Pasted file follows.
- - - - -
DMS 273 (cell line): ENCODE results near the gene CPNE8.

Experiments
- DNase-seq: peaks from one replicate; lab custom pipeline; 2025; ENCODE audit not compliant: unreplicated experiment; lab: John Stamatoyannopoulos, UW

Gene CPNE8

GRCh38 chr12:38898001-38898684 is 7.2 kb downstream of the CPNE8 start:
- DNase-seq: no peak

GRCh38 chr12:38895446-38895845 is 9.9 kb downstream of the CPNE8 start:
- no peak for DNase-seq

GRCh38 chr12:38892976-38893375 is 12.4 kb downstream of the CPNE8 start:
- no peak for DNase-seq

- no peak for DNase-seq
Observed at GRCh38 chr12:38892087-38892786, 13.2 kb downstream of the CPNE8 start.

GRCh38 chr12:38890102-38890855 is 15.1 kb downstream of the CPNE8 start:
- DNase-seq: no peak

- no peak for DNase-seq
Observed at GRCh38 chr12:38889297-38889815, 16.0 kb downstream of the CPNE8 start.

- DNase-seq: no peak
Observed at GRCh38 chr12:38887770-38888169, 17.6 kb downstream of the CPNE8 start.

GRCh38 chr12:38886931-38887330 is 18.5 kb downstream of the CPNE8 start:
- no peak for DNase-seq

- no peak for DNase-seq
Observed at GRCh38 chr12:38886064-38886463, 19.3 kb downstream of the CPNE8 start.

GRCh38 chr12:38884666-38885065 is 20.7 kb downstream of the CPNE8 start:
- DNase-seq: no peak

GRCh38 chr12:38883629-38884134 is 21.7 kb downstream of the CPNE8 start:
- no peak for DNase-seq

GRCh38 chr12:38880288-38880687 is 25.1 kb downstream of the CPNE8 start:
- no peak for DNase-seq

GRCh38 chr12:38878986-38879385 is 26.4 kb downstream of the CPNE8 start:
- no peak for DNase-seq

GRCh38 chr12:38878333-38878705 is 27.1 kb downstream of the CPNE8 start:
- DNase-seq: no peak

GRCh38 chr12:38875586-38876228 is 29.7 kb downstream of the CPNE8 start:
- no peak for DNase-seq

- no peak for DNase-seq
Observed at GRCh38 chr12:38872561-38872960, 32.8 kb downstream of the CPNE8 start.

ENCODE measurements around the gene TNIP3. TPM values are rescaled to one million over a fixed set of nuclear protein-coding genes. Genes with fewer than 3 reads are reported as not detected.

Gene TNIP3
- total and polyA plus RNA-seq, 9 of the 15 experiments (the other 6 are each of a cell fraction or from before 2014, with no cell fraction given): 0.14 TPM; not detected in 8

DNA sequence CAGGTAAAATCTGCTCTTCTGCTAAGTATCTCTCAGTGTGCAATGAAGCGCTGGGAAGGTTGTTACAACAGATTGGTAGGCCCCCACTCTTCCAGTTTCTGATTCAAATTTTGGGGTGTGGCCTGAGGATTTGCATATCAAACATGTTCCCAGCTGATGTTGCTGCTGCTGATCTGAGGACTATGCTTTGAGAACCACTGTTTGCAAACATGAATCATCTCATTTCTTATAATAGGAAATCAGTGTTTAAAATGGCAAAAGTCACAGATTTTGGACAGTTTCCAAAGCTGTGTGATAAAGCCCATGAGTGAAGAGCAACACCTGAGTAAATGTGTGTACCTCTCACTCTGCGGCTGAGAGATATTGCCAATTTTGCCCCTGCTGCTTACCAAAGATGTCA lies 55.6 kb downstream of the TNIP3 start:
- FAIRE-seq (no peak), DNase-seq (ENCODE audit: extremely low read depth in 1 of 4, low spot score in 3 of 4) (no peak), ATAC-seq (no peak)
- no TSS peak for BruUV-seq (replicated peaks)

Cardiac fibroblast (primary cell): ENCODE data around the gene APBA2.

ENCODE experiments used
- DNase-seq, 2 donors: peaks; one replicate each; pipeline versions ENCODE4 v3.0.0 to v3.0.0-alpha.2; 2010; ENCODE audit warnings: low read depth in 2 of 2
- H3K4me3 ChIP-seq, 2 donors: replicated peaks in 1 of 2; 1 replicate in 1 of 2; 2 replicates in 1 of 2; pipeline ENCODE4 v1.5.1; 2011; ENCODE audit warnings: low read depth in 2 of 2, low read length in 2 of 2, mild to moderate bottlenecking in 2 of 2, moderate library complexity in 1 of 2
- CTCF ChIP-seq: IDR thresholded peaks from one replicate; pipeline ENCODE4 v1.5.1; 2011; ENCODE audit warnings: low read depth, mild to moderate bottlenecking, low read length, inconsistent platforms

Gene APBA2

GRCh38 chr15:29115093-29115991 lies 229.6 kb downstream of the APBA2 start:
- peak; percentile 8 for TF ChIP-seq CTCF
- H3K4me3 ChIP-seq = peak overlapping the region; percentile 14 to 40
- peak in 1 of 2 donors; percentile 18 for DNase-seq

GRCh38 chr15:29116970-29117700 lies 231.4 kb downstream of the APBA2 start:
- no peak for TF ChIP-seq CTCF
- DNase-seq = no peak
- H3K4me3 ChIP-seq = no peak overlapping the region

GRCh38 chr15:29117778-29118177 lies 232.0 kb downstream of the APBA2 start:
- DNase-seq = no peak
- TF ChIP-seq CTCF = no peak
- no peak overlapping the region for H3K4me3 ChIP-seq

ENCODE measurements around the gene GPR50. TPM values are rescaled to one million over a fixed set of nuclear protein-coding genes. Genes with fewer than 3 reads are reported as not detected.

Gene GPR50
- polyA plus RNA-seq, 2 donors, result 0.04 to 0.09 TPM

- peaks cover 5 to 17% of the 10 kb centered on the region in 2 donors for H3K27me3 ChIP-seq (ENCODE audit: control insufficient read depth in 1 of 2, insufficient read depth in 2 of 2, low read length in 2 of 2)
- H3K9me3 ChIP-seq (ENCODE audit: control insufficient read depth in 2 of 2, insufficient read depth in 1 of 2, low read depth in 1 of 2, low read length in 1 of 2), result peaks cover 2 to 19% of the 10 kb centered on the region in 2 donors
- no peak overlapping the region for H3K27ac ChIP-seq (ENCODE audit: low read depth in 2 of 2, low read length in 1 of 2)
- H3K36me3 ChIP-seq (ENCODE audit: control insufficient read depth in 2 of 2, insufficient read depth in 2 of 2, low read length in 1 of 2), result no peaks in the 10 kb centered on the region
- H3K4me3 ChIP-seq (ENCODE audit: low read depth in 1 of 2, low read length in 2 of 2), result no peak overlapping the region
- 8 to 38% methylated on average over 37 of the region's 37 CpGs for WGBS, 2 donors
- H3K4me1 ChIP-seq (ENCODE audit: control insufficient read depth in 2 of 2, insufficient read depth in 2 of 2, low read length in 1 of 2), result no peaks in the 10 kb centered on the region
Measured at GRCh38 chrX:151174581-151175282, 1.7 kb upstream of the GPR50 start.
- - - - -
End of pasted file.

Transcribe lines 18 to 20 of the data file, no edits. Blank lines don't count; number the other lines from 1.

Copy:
Observed at GRCh38 chr12:38887770-38888169, 17.6 kb downstream of the CPNE8 start.

GRCh38 chr12:38886931-38887330 is 18.5 kb downstream of the CPNE8 start:
- no peak for DNase-seq